Suja unlike Piyadasa had a family from the start, though her husband had vanished long before she settled into the household. Ena claimed that, when she first settled down in Alu after returning from the Virgin Islands, Suja was simply a household help who did not know even to boil water. There had been another cook in residence then, but she had obviously been unable to cope with Ena’s style of cooking and entertaining, and before long Suja had taken over. Our first trip down to the Sinharaja, when she improvised lunch on the banks of the Walawe Reservoir, was I believe her first great performance, and from then she never looked back.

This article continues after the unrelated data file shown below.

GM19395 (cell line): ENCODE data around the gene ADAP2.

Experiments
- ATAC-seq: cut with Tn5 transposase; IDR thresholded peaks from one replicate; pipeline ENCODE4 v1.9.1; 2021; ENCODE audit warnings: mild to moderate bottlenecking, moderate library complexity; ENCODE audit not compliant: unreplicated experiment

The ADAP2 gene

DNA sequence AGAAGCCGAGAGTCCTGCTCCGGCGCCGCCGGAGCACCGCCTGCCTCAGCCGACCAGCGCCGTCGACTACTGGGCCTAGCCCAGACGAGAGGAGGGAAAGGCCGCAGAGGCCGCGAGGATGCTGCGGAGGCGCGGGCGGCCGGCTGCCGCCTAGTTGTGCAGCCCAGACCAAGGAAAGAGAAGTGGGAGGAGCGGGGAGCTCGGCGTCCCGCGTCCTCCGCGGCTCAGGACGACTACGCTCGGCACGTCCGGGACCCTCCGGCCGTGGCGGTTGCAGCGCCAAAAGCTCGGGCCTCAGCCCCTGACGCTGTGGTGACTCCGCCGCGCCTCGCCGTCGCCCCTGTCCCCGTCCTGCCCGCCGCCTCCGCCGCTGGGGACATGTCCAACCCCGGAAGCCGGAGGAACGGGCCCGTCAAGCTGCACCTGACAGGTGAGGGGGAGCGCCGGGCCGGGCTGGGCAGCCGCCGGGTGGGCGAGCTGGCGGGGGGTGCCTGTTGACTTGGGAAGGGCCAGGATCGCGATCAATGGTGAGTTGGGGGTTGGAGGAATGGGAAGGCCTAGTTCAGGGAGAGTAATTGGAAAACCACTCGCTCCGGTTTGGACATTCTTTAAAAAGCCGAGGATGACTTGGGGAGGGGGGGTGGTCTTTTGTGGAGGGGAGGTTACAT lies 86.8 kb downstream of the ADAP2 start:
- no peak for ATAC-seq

She fell in energetically with Ena’s style of mixing things up at will, and though she never quite added passion fruit juice to coffee, as Ena claimed she might well have done in her enthusiasm to try new things, she certainly performed marvels when asked to turn patties into curry or cook ham with marmalade. Ena’s, or rather Suja’s, chutneys and jams were pure joy, made of tart berries and strange spices, and she deep fried to perfection, with an array of exotic leaves and thinly sliced vegetables appearing at intervals in the course of a meal.